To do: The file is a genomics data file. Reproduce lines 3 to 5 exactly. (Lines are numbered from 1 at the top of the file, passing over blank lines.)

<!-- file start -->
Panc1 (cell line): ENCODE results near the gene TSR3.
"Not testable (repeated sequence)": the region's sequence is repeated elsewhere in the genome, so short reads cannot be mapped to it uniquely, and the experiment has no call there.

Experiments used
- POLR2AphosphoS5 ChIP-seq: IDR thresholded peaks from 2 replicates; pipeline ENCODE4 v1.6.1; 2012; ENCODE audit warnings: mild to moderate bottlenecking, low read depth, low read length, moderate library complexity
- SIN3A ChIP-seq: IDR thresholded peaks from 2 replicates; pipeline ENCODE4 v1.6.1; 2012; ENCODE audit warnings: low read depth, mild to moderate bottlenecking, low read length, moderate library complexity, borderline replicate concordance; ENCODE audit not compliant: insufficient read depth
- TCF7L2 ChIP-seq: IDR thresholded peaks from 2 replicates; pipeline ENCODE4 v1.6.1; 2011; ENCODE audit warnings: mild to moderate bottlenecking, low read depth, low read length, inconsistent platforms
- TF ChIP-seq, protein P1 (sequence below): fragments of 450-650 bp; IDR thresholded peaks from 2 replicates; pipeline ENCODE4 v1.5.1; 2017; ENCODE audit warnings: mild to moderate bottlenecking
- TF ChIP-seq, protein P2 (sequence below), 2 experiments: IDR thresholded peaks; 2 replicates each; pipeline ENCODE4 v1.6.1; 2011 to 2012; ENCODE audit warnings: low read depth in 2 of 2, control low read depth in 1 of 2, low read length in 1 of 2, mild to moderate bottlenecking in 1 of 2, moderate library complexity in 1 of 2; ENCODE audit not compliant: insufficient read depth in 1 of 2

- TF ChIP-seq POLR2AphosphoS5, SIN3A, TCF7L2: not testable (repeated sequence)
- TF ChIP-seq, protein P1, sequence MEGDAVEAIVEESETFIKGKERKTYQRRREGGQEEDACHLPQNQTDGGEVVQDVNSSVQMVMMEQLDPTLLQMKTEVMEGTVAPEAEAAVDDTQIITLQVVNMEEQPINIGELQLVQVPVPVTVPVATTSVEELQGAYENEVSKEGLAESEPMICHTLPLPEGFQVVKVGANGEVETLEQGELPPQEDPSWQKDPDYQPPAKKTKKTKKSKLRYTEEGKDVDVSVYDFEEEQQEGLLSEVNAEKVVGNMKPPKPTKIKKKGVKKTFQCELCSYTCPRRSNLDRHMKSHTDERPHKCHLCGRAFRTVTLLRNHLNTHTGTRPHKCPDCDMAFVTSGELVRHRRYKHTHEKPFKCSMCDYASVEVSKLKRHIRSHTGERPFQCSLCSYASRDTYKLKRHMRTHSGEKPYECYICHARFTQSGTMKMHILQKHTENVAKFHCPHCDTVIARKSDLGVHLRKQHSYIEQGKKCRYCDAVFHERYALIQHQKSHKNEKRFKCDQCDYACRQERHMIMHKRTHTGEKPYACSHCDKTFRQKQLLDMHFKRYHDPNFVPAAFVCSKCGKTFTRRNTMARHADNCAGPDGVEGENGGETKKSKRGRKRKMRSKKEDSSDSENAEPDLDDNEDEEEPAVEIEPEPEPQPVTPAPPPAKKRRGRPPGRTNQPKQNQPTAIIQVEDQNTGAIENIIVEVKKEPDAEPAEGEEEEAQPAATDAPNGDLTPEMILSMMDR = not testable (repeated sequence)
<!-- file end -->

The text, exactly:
Experiments used
- POLR2AphosphoS5 ChIP-seq: IDR thresholded peaks from 2 replicates; pipeline ENCODE4 v1.6.1; 2012; ENCODE audit warnings: mild to moderate bottlenecking, low read depth, low read length, moderate library complexity
- SIN3A ChIP-seq: IDR thresholded peaks from 2 replicates; pipeline ENCODE4 v1.6.1; 2012; ENCODE audit warnings: low read depth, mild to moderate bottlenecking, low read length, moderate library complexity, borderline replicate concordance; ENCODE audit not compliant: insufficient read depth